Route 36 begins in Kahului and the junction of Routes 32 and 311, and the road named Hana Highway begins one block east. The highway extends east as a four-lane divided highway, intersecting Routes 380 and 3800 which serve Kahului Airport to the north and connect to Maalaea and West Maui to the south. A short distance to the east, it intersects Highway 37, which serves Haleakala to the south. East of this point, the highway becomes a two-lane rural road, passing through Pa’ia and Ha’iku. Highway 36 ends at Route 365 east of Haiku, while Highway Hana continues as Route 360.
Highway 360 is a narrow, winding, low-speed mountain highway. Its initial junction is marked Mile Zero on Route 36, and the highway heads southeast toward Hana. This highway includes many sections of one-lane carriageway, including one-lane bridges. The road provides access to the community of Keanae, Wailua, and Nahiku, arriving in Hana at mile 34. The highway then turns west and continues as Route 31.
The Hana Highway is a popular tourist attraction in Maui. Guides often dedicate large sections to navigating the highway to East Maui, documenting the many waterfalls and attractions that can be found along the way. Some of these attractions are inside or across private property and will often have “no trespassing” signs posted or even signs stating that the attraction does not exist. All beaches in Hawaii are public. Some guides document areas and paths to avoid when passing barbed wire fences and locked gates to reach attractions.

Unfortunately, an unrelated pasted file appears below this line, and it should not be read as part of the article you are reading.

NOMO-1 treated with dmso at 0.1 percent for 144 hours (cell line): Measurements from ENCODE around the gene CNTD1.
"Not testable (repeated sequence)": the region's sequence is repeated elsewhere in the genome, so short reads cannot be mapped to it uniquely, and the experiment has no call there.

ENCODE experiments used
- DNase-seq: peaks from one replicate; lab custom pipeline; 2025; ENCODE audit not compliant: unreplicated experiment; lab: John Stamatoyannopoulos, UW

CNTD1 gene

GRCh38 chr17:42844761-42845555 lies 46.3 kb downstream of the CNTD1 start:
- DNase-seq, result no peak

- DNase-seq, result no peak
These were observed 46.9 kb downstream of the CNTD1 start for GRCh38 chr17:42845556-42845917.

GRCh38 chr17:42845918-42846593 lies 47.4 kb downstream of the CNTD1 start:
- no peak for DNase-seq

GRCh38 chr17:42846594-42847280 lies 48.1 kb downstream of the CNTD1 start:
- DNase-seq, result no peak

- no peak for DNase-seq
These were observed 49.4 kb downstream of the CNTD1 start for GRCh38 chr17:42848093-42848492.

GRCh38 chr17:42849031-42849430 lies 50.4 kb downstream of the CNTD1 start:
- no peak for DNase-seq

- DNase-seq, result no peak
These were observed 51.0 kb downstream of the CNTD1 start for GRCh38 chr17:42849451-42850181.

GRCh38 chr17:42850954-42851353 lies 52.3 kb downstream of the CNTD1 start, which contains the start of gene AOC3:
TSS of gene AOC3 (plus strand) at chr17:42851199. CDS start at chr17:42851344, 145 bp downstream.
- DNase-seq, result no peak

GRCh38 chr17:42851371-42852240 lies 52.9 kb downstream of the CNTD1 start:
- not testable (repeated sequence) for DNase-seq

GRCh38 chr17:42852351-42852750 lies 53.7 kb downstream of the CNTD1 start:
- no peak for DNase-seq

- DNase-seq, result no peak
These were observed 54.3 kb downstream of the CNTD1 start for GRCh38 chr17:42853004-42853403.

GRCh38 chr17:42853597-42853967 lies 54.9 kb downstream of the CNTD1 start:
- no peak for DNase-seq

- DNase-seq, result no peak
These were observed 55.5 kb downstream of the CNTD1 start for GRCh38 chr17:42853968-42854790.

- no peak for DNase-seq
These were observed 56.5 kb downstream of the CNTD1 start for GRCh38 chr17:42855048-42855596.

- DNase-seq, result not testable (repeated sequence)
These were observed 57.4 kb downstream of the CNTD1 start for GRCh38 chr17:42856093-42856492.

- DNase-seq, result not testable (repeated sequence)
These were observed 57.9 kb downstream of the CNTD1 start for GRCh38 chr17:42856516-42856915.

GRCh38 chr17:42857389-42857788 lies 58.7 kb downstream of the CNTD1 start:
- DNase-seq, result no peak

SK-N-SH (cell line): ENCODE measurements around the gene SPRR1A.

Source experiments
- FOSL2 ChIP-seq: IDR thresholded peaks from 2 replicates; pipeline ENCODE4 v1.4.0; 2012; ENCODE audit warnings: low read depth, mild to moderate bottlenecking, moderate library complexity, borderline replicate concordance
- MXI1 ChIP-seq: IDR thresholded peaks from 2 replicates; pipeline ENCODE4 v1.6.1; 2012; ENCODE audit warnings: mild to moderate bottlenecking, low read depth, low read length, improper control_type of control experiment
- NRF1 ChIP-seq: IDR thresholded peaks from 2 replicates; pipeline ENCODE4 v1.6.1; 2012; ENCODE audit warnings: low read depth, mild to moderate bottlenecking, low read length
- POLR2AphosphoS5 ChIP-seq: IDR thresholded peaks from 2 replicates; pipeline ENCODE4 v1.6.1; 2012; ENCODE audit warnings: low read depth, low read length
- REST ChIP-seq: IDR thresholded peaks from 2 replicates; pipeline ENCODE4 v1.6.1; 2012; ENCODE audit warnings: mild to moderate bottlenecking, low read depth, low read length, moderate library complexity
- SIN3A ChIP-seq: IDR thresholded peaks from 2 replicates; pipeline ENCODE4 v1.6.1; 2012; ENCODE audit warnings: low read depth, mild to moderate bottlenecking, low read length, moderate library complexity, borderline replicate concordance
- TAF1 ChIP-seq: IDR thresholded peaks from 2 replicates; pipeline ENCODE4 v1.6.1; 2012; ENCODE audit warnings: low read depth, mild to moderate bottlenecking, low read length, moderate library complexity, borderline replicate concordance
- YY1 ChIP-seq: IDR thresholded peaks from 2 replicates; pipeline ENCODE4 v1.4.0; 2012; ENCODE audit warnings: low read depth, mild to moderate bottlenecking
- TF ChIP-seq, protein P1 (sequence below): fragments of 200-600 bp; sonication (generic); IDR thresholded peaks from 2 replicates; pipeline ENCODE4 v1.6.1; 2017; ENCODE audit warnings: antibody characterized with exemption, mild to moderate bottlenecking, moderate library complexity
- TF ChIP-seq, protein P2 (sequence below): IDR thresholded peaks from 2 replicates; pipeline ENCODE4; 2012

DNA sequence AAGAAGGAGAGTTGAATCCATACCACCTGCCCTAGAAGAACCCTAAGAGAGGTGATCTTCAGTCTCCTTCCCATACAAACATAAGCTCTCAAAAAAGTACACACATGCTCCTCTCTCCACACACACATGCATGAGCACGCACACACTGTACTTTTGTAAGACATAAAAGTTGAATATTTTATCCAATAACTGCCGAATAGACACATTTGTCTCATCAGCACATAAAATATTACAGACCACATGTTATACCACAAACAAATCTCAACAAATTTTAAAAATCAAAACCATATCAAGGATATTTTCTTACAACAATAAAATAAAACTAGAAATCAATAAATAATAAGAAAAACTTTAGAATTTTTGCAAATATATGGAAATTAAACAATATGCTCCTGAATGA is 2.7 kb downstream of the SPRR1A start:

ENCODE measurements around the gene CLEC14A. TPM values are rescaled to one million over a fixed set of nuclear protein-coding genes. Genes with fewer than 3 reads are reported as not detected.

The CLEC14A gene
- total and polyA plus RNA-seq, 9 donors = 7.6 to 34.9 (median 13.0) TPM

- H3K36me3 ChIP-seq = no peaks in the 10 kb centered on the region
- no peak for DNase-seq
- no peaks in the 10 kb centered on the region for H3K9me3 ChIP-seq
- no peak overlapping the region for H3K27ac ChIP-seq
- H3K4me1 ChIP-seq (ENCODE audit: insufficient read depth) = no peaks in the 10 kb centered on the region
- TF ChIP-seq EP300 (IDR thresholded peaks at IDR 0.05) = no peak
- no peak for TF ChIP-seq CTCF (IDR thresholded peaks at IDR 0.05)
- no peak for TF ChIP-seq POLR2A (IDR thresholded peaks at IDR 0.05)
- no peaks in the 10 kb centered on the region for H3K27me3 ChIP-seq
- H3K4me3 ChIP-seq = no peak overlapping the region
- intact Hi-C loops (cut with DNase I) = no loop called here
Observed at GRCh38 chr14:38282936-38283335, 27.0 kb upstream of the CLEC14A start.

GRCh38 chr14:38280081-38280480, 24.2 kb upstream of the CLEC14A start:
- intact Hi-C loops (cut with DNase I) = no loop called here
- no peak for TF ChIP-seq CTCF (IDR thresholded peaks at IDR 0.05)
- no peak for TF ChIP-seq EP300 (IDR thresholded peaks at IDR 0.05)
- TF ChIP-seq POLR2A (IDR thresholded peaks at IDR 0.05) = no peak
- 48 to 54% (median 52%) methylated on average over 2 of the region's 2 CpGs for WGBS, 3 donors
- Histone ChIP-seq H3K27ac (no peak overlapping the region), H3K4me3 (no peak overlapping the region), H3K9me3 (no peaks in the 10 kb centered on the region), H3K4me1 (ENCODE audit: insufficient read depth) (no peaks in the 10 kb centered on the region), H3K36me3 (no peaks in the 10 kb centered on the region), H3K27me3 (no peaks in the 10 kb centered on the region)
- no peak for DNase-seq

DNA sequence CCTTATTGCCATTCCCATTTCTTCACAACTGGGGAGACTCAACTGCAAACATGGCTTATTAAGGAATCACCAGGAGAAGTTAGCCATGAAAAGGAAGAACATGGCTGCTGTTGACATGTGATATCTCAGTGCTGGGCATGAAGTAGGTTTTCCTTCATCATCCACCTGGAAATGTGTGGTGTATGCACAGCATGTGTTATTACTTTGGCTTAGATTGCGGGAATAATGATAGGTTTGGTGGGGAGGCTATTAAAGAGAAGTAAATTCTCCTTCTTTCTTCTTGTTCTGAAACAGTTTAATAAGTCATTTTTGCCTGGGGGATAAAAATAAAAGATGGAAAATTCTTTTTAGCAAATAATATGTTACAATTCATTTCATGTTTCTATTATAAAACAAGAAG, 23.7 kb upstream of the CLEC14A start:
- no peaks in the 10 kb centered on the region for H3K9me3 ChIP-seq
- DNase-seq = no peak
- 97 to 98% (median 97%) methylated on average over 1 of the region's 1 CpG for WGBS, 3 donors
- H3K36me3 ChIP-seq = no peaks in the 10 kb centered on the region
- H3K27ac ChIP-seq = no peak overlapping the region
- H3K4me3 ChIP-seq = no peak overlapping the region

Beyond Hana Town, the Hana Highway becomes Hawaii State Road 330 and leads to ‘Ohe’o Gulch where the Seven Sacred Pools are located in the Kipahulu area of Haleakala National Park.
Sometimes the dirt road after Route 31 is closed to traffic due to landslides. However, although it is somewhat rough in places, it is by no means an intimidating or particularly dangerous route if taken slowly.
Scenic entries abound, including one for Wailua Falls near the Seven Sacred Pools in Ohe’o.
In the 16th century, King Pi’ilani of Maui conquered East Maui and drew Hana into his political sphere. Pi’ilani built the Alaloa, West Maui’s “long road”, a road on which travelers would have swung over the rushing creeks of East Maui with vine ropes. Later, Piilani’s son Kihapiilani extended the Alaloa to Hana district. When completed, the road was 4 to 6 feet (1.2 to 1.8 m) wide, 138 miles (222 km), and paved with hand-fitted basalt (lava) rocks.
Modern road construction
Modern road constructionto Hana began in the 1870s, with an unpaved road built to facilitate construction of the Hämäkua Ditch. Part of the East Maui Irrigation System, the Hämäkua Ditch brought water from the rainforests of Haleakalā to semi-arid central Maui to support the sugar cane industry. 
Road construction continued into the early 1900s and was extended piecemeal until the complete road to Hana was officially opened on December 18, 1926. Bridge construction continued in the 1930s and the road was not fully paved until the 1960s.
Photo credit: CleverlySmart